Wolfe, S. and Flewitt, R. (2010). New technologies, new multimodal literacy practices and young children’s metacognitive development. Cambridge Journal of Education, 40(4), 387–399.
This study investigates 3- and 4-year-old children’s encounters with literacy as they engage with a range of printed and digital technologies at home and in a nursery. The study goes beyond analysis of spoken language, giving a more complete understanding of literacy learning processes through detailed analysis of how children use multiple communicative modes as they experience literacy in different media. Drawing on notions of literacy as social practice, this paper discusses how the advent of new technologies has introduced new dimensions into young children’s literacy learning, the implications of which have not yet been fully recognised in early years policy guidance, training or practice. The authors emphasise that multimodal analysis of children’s literacy activities involving new technologies is only just beginning to reveal how children’s learning might be ‘scaffolded’ in the ‘information age’, concluding that understanding the role of digital technologies in the processes of young children’s literacy development is crucial to ensure that all children have equal access to opportunities to learn in schools today.
Kerckaert, S. Vanderlinde, R. and van Braak, J. (2015) The role of ICT in early childhood education: Scale development and research on ICT use and influencing factors, European Early Childhood Education Research Journal, 23:2, 183-199.
This study not only aims to get a clearer picture of ICT use in early childhood education, but also explores the factors that are important in understanding ICT use in preschools. The study was conducted in Flanders (Belgium), drawing on the responses to questionnaires, of over two hundred early years teachers. The researchers found that whilst teachers have positive attitudes towards the possibilities, other barriers inhibit the use of ICT. Other limitations include the available resources, knowledge and skills of teachers, and barriers at the school level, such as policy and leadership. Whilst preschool teachers don’t view ICT as a threat to playful learning and children’s development, some may need to be challenged to think about the role that ICT can have in their classroom practice.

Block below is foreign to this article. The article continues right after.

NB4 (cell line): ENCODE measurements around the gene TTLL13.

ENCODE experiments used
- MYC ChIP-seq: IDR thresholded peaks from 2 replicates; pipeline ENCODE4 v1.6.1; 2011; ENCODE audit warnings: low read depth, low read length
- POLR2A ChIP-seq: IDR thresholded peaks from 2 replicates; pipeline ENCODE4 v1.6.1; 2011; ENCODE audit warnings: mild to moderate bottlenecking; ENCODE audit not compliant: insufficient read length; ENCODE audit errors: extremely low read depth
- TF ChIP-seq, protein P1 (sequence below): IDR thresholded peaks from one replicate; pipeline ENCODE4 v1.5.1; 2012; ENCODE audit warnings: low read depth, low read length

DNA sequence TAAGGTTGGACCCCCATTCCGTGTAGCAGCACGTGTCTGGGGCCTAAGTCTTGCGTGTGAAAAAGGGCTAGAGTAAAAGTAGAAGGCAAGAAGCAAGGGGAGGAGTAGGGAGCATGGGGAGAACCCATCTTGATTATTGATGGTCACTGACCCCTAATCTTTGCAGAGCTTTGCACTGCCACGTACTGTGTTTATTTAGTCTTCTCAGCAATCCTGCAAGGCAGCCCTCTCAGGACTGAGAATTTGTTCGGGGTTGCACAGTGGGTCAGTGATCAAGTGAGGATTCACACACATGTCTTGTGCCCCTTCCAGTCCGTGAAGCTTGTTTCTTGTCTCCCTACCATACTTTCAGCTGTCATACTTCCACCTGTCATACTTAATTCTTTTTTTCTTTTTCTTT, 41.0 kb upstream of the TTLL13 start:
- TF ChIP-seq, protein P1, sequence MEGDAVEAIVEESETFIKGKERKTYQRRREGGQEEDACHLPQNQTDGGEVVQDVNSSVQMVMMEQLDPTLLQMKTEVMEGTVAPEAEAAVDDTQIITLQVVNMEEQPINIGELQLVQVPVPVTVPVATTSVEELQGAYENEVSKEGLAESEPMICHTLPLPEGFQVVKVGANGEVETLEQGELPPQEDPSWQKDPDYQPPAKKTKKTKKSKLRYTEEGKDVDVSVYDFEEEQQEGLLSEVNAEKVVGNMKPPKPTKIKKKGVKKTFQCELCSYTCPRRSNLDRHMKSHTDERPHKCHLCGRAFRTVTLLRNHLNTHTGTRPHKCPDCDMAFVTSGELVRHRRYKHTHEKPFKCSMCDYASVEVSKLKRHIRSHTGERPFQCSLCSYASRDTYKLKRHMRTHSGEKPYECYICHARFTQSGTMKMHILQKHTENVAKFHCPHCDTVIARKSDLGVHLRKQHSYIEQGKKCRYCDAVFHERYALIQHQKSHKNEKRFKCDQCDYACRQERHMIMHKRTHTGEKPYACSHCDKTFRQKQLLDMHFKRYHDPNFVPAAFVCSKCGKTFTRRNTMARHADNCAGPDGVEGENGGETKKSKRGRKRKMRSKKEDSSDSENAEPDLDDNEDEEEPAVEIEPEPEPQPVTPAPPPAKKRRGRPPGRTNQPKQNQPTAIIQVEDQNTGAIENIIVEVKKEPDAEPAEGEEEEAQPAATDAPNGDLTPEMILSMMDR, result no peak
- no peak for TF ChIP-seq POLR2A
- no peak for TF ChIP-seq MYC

Palaiologou, I. (2014): Children under five and digital technologies: implications for early years pedagogy, European Early Childhood Education Research Journal, 313-325.
Investigating the types of digital technologies children under five are using at home and assessing the possible implications for early years pedagogy, the research was carried out in four European countries: England, Greece, Malta and Luxemburg. Analysis of the qualitative data emerging from the interviews suggested that children are ‘digitally fluent from a very young age’. One of the key findings was that parents felt that their definition of an illiterate person no longer corresponded to the traditional view of someone who cannot read and write, but rather was considered as a person who cannot learn, unlearn, relearn and use digital technologies as part of their everyday lives. The project concluded that there should be a re-conceptualisation of young children’s learning that cannot be overlooked by early years education.